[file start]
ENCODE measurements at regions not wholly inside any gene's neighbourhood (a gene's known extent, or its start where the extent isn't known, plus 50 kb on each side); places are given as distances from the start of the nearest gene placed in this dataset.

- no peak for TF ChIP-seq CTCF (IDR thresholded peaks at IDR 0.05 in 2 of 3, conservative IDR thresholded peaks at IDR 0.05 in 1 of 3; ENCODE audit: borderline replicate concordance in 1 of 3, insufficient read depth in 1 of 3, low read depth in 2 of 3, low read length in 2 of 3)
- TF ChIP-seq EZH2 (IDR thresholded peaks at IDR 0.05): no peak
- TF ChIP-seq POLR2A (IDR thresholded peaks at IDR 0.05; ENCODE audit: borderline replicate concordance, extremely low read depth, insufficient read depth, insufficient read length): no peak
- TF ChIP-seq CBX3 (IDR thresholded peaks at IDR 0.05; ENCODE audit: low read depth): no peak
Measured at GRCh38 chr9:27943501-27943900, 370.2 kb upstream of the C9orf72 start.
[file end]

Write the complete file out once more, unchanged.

ENCODE measurements at regions not wholly inside any gene's neighbourhood (a gene's known extent, or its start where the extent isn't known, plus 50 kb on each side); places are given as distances from the start of the nearest gene placed in this dataset.

- no peak for TF ChIP-seq CTCF (IDR thresholded peaks at IDR 0.05 in 2 of 3, conservative IDR thresholded peaks at IDR 0.05 in 1 of 3; ENCODE audit: borderline replicate concordance in 1 of 3, insufficient read depth in 1 of 3, low read depth in 2 of 3, low read length in 2 of 3)
- TF ChIP-seq EZH2 (IDR thresholded peaks at IDR 0.05): no peak
- TF ChIP-seq POLR2A (IDR thresholded peaks at IDR 0.05; ENCODE audit: borderline replicate concordance, extremely low read depth, insufficient read depth, insufficient read length): no peak
- TF ChIP-seq CBX3 (IDR thresholded peaks at IDR 0.05; ENCODE audit: low read depth): no peak
Measured at GRCh38 chr9:27943501-27943900, 370.2 kb upstream of the C9orf72 start.